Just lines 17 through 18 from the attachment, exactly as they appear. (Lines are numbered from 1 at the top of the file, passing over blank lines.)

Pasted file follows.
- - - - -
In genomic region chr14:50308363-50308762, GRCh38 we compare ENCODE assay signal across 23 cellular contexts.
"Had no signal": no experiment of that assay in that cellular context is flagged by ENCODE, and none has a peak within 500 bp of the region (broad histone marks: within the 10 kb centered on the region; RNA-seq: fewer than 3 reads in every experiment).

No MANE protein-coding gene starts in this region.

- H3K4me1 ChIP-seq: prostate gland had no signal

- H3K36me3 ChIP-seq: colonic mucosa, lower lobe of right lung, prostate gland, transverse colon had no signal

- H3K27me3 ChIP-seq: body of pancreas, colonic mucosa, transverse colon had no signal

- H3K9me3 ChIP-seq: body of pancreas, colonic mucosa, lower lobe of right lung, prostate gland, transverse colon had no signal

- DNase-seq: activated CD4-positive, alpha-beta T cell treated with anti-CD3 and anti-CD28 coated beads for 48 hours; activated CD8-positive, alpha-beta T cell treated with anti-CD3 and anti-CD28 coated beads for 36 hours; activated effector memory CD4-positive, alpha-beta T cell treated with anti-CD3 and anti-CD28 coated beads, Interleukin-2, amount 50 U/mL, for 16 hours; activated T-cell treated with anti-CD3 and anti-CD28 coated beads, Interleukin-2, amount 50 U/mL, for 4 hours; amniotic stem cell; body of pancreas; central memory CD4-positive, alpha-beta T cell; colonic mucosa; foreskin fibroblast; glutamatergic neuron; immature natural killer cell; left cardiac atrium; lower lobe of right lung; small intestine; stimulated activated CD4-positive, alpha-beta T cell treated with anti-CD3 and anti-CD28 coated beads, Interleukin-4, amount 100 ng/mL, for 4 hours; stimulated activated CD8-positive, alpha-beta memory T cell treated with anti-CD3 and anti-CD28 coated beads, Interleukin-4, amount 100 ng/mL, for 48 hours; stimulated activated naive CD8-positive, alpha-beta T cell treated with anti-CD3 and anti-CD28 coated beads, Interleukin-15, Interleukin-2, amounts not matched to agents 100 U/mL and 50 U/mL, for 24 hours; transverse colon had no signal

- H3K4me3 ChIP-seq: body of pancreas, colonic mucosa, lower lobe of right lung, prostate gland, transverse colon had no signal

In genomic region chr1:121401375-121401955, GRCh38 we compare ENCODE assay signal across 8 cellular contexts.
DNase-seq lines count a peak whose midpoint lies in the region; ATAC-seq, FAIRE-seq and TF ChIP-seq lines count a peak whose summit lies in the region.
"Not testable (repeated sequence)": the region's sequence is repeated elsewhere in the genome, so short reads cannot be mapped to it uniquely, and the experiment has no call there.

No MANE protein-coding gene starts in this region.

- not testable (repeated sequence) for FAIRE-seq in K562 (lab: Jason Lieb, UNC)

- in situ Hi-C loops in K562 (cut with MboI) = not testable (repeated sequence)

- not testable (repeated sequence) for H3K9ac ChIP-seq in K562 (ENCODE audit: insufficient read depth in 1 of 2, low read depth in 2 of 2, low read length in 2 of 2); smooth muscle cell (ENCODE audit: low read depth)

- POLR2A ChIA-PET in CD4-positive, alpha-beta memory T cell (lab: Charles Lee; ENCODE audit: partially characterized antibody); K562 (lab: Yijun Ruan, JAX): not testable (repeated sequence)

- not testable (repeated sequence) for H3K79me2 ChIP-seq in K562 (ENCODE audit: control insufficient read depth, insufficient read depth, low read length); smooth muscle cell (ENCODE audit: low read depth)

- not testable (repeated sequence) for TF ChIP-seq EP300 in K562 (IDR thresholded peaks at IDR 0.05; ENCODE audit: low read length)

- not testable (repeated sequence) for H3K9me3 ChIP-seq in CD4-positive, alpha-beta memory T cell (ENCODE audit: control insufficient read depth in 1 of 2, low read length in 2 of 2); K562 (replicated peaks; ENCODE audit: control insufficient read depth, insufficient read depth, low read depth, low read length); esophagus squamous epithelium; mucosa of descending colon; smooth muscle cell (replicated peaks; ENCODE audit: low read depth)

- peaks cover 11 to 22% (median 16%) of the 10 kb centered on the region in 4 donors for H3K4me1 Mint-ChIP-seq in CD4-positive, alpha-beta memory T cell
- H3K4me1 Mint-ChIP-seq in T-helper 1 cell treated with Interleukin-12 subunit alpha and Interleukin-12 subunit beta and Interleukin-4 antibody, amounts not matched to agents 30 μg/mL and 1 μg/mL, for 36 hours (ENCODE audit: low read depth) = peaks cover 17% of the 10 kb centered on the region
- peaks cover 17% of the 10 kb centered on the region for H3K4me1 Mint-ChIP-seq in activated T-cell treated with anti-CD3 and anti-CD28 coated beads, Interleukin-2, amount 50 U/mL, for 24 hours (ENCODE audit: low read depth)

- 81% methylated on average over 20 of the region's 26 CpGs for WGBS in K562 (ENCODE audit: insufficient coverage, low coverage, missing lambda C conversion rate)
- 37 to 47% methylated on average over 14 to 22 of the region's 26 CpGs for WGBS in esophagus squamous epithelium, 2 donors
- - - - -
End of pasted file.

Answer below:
- POLR2A ChIA-PET in CD4-positive, alpha-beta memory T cell (lab: Charles Lee; ENCODE audit: partially characterized antibody); K562 (lab: Yijun Ruan, JAX): not testable (repeated sequence)

- not testable (repeated sequence) for H3K79me2 ChIP-seq in K562 (ENCODE audit: control insufficient read depth, insufficient read depth, low read length); smooth muscle cell (ENCODE audit: low read depth)